Money Story Time is not a once-in-a-lifetime conversation. There are layers, here. The conversation will evolve and deepen over time, if you keep showing up for it!

4. Find, Learn, and Stick with a Tracking System.

This. Is. Huge. But it doesn’t have to be difficult. Get help if you need it. Please don’t fall into the oh-so-common “analysis paralysis” trap of comparing systems without actually using one! There’s no such thing as a perfect system. They all have different features, pro’s, and con’s. The key here is: find a system you like — and dive on in.

Some of my community’s current favorites: Mint, YNAB, Quicken, Outright and Quickbooks. Truly: it doesn’t matter if you use one of these or your own Excel spreadsheet. Find what works for you, push through the learning curve (which is always uncomfortable) and make tracking your finances a regular practice.

5. Decide: What Positions are You Playing?

Now that you’ve got shared reality about your Money Stories and your tracking system, it’s time to assign roles for the practical, “nuts ‘n bolts” aspects of your money work. Because we want you both on the same team — and like any great team, it’s helpful to play specific positions!

So get honest with each other, voice your needs and wants, and assign some roles. Who’s the bookkeeper? Who will pay bills, transfer funds, and track? Does one of you love this stuff, while the other despises it? Can you split up roles in ways that feel good to you both?

Typically, these agreements are unspoken — or even unconscious. This creates all manner of resentment and tension down the line! Clear, conscious, mutual agreements are key, here.

Remember to compromise. Be playful. Agree to try out certain roles for six months (or so), after which you can switch roles, if you like. This isn’t a lifelong sentence! It’s your custom-built bridge to more intimacy with your honey — and money.

6. Decide: To Merge or NOT to Merge (Accounts)?

Long gone are the days when couples merged their finances when they got married — not before or after. I’ve worked with couples who merged finances 7 years into their relationship — and others who separated them after 20 years of marriage. This intimate decision has ever so many layers — and a myriad of possibilities, from separate accounts to merged and varying shades in between.

The key here is to make this decision conscious and spoken. Instead of unconsciously sliding into an arrangement you don’t love — set a Money Date and talk about it! Bring up the practicalities, as well as the emotional aspects of this decision.

There is absolutely no right and wrong answer here. What you can find is a just-right sweet spot that fits your relationship, right now. And remember: your choices can shift over time.

7. Get Clear on Your Values.

How we spend money and what we spend it on speaks volumes about what truly matters to us. Talking about money, then, is an incredible doorway into more honesty and intimacy with your honey.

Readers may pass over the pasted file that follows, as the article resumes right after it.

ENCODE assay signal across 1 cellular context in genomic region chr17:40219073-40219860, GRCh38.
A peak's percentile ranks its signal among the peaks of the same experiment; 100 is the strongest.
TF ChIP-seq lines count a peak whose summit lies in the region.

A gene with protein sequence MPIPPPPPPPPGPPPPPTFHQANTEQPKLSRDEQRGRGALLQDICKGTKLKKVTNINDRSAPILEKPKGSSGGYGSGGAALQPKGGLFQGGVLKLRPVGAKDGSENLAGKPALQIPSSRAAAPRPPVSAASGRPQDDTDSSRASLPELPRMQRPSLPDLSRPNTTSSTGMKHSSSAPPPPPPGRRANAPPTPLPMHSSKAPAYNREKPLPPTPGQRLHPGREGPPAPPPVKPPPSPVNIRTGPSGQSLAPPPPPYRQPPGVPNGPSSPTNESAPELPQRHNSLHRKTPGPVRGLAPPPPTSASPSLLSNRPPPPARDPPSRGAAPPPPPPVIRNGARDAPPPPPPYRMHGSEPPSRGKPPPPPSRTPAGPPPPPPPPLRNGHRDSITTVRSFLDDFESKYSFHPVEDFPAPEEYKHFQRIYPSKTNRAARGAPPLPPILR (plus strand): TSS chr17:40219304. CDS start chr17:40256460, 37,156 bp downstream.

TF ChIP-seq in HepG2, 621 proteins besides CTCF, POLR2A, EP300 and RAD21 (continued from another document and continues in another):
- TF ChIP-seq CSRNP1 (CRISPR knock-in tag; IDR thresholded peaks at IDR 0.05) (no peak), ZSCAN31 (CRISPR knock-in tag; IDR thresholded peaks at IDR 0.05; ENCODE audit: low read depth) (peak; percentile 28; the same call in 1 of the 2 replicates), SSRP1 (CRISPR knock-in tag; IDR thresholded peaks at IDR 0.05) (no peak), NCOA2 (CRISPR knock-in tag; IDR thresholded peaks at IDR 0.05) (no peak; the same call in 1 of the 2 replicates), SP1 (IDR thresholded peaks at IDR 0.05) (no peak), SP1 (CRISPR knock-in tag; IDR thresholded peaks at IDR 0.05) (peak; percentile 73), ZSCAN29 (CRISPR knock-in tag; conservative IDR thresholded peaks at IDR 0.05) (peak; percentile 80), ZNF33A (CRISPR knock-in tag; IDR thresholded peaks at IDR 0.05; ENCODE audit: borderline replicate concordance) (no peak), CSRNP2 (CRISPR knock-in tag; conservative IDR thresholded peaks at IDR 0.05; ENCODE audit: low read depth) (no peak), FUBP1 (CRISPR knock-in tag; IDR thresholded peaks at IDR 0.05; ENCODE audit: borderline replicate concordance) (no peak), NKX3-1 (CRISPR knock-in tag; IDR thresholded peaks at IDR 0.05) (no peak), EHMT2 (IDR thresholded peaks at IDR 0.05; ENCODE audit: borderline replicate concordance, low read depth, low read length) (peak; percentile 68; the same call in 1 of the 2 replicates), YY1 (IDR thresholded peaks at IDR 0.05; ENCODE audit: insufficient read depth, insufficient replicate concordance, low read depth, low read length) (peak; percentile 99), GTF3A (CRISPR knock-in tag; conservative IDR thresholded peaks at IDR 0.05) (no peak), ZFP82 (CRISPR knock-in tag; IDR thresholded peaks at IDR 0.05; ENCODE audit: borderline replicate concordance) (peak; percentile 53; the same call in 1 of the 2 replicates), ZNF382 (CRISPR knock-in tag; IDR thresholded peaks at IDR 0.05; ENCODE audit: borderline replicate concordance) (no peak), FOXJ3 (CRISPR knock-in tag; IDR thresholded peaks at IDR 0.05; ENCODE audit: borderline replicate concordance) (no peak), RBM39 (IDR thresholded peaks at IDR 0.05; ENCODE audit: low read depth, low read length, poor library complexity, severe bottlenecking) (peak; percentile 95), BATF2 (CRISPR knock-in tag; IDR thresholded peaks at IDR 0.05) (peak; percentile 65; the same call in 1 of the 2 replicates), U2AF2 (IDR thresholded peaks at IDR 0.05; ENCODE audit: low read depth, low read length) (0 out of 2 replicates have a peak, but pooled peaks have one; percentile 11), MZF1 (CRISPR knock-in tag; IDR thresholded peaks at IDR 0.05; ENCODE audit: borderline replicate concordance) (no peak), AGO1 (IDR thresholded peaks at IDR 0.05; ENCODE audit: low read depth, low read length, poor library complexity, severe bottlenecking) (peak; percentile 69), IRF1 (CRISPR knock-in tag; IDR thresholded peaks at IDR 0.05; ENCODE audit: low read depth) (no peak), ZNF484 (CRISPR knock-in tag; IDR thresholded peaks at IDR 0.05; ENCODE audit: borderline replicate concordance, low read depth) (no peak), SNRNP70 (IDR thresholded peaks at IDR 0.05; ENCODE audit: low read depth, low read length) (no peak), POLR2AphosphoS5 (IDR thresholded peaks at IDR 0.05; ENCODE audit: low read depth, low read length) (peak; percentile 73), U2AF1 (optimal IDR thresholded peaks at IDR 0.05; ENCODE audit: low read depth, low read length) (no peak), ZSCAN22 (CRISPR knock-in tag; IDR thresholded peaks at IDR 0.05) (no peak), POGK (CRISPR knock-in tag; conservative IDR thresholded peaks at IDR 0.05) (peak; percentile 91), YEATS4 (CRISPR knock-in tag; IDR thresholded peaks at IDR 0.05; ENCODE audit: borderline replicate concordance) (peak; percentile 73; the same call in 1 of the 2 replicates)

Set aside some time to discuss what you value — as individuals and as a couple. Chances are, you’ll have some common ground as well as some big differences.

Personal example: my hubby and I are 100% in agreement about spending money on the best food for our child. But I love to splurge on the finest lotions (which he couldn’t care less about) and he’s a cyclist (which is an expensive hobby I don’t share). We could wag our fingers at each other (“you spend WHAT on THAT?!”). But instead, we’ve gotten honest about how essential these things are to our happiness.

When we can clarify for ourselves and for each other what is most important, it’s much easier to accept our own spending choices, as well as our partner’s.

8. Get on the Same Dream Team

What are you big dreams? Life-long goals? What’s still in your bucket list?

Money — when used consciously — can become an incredible support for your dreams, bringing them to life. But first, we have to get honest about what we truly want.

So: do you and your honey share the same big life dreams? Are your dreams in alignment, or do they contradict each other? Do you even know each other’s dreams?

Zooming out and dreaming big comes naturally to some of us — but it’s scary, vulnerable work for others. So make some safe space for each other to get honest and open. Talk about your dreams. Does your hubby long to quit his job and start his own business? Do you secretly long to move to the south of France?

Take the time to listen to each other’s dreams. This is huge! Only after this is done can you align your spending, saving, and earning to support your goals.

9. Make a 3-Tier Money Map

OK, the word “budget” is massively boring, right? My antidote: create a Money Map, instead. Here’s the clincher: include 3 tiers: Basic Needs, Comfortable Lifestyle, and Ultimate Lifestyle.

Start by free-writing about each of those 3 tiers, without thinking about any numbers yet. What would it feel like to be there? What sorts of things would be included? Remember to include everyday expenses, as well as any savings, debt repayments, or investments you want to make.

Most importantly: there are no right or wrong answers, here! One person may put “organic food” in the Ultimate Lifestyle level, while others put it in “Basic Needs.” Give yourself permission to be honest, here. And remember: your answers will change over time!

Now, once you’ve done this inner work — get out your favorite spreadsheet tool and start adding up the numbers for a monthly Money Map, at each of the 3 tiers. (Do a Body Check-In, here!) What does each level look like, for you? Which level are you in, right now? Are you and your honey at the same levels, or different? Where do you want to go?

10. Celebrate. Often.

It’s easy to focus on what’s “wrong” or painful in money work. After all: there’s always more work to be done, more layers to peel back.

That’s why I encourage my community to take baby steps — and celebrate each one! When you make that dreaded phone call to the credit card company. When you have your first Money Date with your honey. When you get brave and check your bank balances. Treat yourself to high fives and chocolate and dance breaks and candle-lit baths along the way. Celebrations keep us motivated and moving forward.

Finally, remember to appreciate your sweetie for being on this journey with you. Celebrate every little step he takes, right along with him. Every baby step deserves a huzzah.

How you approach your money relationship can become your new approach to life. Why not choose a path of awareness, self-care, compassion, and radical un-shaming?